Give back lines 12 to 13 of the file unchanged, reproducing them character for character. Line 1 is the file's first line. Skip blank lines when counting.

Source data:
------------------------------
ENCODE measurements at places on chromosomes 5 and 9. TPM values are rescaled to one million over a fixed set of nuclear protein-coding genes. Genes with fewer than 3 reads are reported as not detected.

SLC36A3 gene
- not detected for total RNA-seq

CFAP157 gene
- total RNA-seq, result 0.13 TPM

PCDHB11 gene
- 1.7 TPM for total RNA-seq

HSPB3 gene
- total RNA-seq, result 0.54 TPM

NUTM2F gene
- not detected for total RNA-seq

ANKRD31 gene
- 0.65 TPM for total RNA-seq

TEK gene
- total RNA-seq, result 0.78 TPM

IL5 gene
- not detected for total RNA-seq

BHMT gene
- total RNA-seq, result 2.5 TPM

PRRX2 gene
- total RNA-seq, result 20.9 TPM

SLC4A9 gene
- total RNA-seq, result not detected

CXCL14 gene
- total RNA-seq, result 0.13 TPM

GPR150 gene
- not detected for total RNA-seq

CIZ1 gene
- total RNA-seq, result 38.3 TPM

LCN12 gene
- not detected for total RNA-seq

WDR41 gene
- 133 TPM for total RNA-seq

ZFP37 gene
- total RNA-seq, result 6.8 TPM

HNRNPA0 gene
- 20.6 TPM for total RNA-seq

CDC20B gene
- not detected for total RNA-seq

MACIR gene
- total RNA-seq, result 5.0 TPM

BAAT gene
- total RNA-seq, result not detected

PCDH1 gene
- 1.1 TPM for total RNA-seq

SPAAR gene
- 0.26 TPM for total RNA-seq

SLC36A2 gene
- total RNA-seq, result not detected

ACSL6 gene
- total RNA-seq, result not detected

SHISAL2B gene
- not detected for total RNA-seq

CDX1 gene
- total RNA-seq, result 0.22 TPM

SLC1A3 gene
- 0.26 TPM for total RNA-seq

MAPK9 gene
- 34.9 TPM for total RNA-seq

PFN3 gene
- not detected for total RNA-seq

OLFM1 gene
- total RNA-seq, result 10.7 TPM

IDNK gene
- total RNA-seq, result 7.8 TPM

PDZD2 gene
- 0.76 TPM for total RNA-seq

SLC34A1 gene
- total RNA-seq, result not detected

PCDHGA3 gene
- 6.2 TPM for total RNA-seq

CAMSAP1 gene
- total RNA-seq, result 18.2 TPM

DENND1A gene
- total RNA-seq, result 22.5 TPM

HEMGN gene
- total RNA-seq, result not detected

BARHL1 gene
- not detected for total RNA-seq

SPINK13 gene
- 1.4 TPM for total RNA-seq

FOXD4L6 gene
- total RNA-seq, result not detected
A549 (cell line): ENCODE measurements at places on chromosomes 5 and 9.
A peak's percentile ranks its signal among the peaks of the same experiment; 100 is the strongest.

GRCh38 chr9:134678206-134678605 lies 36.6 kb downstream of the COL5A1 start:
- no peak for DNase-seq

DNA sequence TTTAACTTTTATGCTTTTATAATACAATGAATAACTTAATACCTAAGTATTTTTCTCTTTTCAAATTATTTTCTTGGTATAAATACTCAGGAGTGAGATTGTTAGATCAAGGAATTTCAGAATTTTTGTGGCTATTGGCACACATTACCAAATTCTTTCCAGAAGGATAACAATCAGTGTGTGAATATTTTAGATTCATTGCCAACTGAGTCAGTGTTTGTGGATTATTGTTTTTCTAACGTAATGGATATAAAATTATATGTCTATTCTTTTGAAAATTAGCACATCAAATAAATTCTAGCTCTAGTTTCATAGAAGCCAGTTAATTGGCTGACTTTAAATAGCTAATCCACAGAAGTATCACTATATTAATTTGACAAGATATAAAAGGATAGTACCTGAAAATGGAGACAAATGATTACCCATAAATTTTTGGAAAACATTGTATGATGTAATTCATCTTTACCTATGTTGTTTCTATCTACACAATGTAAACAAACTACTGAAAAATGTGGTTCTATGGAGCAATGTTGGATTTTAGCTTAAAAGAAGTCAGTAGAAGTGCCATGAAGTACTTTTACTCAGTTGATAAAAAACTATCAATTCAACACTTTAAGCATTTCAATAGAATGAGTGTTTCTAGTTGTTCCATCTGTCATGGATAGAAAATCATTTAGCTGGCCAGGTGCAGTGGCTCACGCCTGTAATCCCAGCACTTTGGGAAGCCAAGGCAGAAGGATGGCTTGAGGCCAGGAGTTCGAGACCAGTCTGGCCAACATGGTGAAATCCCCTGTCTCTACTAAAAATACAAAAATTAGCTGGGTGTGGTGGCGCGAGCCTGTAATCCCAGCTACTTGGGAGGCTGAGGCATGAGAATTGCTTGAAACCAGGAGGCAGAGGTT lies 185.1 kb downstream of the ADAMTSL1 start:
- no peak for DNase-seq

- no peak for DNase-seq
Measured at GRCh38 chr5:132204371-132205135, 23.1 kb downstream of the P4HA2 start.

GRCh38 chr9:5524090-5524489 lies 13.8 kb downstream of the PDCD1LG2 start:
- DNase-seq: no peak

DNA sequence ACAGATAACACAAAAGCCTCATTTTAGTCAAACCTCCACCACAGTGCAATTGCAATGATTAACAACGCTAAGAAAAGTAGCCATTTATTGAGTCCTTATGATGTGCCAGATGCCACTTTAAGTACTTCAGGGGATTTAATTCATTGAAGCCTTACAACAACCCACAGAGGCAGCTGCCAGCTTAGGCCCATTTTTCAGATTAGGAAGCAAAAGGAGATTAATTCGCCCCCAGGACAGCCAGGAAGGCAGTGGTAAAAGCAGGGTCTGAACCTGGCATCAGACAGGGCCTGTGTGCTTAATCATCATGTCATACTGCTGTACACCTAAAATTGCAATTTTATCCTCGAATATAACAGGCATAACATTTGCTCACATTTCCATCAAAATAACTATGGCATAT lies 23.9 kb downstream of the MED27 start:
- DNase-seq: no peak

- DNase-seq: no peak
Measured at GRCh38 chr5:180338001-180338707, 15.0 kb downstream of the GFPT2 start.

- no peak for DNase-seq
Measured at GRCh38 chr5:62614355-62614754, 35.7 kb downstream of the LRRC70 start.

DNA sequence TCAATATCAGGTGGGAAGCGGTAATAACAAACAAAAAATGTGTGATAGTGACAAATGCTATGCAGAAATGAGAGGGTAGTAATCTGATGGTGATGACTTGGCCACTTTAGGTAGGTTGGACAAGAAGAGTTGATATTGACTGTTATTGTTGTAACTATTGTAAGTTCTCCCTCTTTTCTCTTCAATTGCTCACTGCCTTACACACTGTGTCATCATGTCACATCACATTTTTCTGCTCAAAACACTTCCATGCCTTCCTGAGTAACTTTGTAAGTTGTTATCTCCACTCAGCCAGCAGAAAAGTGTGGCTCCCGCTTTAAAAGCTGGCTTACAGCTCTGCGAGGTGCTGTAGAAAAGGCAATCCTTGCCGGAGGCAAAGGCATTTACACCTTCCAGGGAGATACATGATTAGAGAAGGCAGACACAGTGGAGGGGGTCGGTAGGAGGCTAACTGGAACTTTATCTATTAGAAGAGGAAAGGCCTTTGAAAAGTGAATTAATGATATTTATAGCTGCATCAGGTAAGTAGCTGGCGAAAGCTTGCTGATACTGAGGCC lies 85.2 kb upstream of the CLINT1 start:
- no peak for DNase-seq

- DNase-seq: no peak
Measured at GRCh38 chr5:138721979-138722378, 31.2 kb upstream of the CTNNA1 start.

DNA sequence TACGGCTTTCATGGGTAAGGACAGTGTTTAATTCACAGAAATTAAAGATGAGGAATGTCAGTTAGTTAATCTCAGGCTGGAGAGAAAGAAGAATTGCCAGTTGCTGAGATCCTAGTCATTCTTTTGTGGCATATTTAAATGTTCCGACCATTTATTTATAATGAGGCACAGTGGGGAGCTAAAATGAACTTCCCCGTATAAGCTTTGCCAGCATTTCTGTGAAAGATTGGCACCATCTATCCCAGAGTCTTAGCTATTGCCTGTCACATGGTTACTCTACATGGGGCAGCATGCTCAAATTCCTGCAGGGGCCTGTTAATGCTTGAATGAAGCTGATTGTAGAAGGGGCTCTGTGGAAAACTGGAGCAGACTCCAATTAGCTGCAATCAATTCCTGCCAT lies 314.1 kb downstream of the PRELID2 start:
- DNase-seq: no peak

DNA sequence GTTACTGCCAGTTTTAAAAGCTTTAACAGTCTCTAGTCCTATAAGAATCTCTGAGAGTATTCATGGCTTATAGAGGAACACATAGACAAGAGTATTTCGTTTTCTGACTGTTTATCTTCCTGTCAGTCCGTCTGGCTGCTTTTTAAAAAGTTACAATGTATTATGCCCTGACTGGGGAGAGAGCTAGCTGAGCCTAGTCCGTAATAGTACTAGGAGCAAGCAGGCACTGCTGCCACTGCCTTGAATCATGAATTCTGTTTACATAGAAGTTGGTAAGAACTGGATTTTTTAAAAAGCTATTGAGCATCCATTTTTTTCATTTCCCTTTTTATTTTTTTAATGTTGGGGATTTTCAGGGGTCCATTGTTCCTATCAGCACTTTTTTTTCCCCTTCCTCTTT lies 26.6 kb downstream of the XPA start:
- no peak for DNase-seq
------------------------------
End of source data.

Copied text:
ANKRD31 gene
- 0.65 TPM for total RNA-seq